The response to our Work with the Data boxes has been so consistently positive that we now include at least one in every chapter. This feature asks students to analyze data from original scientific experiments, and includes questions in the text plus, now, a corresponding set of alternative exercises online in LaunchPad. We also provide an appendix, Making Sense of Data: A Statistics Primer, to help students prepare for the quantitative work they'll be doing.

Experience Life through LAUNCHPAD

With this edition's LaunchPad, Life is more than ever a truly integrated text/media resource. LaunchPad gives students everything they need to prepare for class and exams, while giving instructors everything they need to set up a course, customize the content, craft presentations, assign homework, assess students, and guide the progress of individuals and the class as a whole.

Author Biography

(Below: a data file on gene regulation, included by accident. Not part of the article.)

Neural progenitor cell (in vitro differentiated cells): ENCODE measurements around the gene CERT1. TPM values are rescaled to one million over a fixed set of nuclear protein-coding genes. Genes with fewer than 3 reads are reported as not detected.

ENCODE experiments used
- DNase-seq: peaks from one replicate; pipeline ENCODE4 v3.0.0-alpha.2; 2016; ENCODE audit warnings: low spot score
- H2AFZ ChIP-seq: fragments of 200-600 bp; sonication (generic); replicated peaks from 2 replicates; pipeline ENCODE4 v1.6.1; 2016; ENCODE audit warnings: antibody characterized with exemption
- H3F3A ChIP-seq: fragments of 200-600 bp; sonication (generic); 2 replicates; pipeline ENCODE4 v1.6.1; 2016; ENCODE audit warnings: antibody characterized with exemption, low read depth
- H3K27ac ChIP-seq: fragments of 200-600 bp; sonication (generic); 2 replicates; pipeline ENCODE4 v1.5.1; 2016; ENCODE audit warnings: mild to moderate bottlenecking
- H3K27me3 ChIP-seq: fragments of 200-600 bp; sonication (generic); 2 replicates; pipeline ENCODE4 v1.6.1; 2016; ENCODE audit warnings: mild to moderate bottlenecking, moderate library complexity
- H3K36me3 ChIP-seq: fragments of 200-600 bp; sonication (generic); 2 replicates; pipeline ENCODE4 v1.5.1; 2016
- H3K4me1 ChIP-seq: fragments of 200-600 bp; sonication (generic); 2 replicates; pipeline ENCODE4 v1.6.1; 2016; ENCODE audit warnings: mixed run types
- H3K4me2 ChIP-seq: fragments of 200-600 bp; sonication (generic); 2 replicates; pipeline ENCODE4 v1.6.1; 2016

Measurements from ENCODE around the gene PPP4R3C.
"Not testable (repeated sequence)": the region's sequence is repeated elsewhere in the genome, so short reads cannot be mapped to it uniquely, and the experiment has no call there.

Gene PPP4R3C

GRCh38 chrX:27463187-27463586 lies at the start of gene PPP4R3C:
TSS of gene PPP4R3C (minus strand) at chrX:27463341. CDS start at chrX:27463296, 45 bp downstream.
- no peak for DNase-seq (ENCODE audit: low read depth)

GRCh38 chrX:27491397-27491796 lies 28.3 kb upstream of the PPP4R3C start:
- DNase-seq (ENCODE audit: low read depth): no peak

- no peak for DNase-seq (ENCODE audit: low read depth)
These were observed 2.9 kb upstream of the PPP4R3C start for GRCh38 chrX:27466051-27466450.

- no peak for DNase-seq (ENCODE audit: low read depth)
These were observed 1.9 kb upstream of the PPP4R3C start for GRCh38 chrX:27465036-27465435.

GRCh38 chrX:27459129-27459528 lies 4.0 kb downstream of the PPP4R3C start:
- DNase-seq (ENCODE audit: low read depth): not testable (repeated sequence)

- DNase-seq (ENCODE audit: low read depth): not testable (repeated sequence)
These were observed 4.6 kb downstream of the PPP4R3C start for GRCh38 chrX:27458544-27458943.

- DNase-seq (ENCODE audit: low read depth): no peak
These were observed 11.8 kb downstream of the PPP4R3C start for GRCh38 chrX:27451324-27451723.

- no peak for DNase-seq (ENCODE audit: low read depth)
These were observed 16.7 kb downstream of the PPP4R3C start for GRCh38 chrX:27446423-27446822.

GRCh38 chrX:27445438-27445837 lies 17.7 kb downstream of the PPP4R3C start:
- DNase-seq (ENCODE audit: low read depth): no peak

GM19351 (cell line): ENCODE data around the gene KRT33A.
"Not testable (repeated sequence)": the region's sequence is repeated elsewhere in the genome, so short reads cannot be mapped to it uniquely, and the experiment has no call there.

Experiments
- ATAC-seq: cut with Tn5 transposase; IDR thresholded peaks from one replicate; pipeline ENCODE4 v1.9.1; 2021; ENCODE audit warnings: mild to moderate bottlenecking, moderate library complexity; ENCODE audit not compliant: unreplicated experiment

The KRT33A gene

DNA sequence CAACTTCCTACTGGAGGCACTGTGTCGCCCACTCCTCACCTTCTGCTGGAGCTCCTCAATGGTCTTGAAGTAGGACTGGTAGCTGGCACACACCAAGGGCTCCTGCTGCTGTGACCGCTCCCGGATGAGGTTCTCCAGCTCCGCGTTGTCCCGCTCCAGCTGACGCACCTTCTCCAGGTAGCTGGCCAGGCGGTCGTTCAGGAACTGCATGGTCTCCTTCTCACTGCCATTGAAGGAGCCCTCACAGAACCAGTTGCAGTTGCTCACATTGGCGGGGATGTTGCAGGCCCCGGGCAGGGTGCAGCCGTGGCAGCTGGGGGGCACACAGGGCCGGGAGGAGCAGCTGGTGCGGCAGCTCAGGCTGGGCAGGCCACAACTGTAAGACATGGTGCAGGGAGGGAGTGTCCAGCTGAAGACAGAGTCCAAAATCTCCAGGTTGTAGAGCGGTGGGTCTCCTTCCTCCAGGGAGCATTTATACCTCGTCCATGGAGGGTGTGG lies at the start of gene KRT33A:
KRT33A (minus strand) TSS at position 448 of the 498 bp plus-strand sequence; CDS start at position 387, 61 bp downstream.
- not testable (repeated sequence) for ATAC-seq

David Sadava is the Pritzker Family Foundation Professor of Biology, Emeritus at the Keck Science Center of Claremont McKenna, Pitzer, and Scripps, three of The Claremont Colleges. In addition, he is Adjunct Professor of Cancer Cell Biology at the City of Hope Medical Center in Duarte, California. Twice winner of the Huntoon Award for superior teaching, Dr. Sadava has taught courses on introductory biology, biotechnology, biochemistry, cell biology, molecular biology, plant biology, and cancer biology. In addition to Life: The Science of Biology and Principles of Life, he is the author or coauthor of books on cell biology and on plants, genes, and crop biotechnology. His research has resulted in many papers coauthored with his students, on topics ranging from plant biochemistry to pharmacology of narcotic analgesics to human genetic diseases. For the past 20 years, he has investigated multidrug resistance in human small-cell lung cancer with a view to understanding and overcoming this clinical challenge. At the City of Hope, his current work focuses on new anti-cancer agents from plants. He is the featured lecturer in “Understanding Genetics: DNA, Genes and their Real-World Applications” and “What Science Knows About Cancer” video courses for The Great Courses series.